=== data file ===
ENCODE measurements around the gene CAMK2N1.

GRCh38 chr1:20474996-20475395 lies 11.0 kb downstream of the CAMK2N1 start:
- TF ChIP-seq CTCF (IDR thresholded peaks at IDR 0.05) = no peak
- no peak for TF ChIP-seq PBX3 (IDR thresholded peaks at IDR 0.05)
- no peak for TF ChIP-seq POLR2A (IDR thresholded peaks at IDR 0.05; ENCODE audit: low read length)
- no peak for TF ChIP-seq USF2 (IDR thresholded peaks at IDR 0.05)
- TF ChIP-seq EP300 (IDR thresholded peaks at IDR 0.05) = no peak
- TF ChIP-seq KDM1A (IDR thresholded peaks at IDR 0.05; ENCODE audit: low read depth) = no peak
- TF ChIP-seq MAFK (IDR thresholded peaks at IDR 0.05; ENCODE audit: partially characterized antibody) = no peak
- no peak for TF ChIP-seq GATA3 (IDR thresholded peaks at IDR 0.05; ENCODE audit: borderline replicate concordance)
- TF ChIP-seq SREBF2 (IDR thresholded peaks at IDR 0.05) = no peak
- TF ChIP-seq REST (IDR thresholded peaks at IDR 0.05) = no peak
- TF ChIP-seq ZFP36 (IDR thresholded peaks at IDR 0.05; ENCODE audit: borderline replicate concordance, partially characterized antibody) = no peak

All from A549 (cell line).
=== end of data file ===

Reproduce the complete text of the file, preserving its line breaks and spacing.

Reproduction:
ENCODE measurements around the gene CAMK2N1.

GRCh38 chr1:20474996-20475395 lies 11.0 kb downstream of the CAMK2N1 start:
- TF ChIP-seq CTCF (IDR thresholded peaks at IDR 0.05) = no peak
- no peak for TF ChIP-seq PBX3 (IDR thresholded peaks at IDR 0.05)
- no peak for TF ChIP-seq POLR2A (IDR thresholded peaks at IDR 0.05; ENCODE audit: low read length)
- no peak for TF ChIP-seq USF2 (IDR thresholded peaks at IDR 0.05)
- TF ChIP-seq EP300 (IDR thresholded peaks at IDR 0.05) = no peak
- TF ChIP-seq KDM1A (IDR thresholded peaks at IDR 0.05; ENCODE audit: low read depth) = no peak
- TF ChIP-seq MAFK (IDR thresholded peaks at IDR 0.05; ENCODE audit: partially characterized antibody) = no peak
- no peak for TF ChIP-seq GATA3 (IDR thresholded peaks at IDR 0.05; ENCODE audit: borderline replicate concordance)
- TF ChIP-seq SREBF2 (IDR thresholded peaks at IDR 0.05) = no peak
- TF ChIP-seq REST (IDR thresholded peaks at IDR 0.05) = no peak
- TF ChIP-seq ZFP36 (IDR thresholded peaks at IDR 0.05; ENCODE audit: borderline replicate concordance, partially characterized antibody) = no peak

All from A549 (cell line).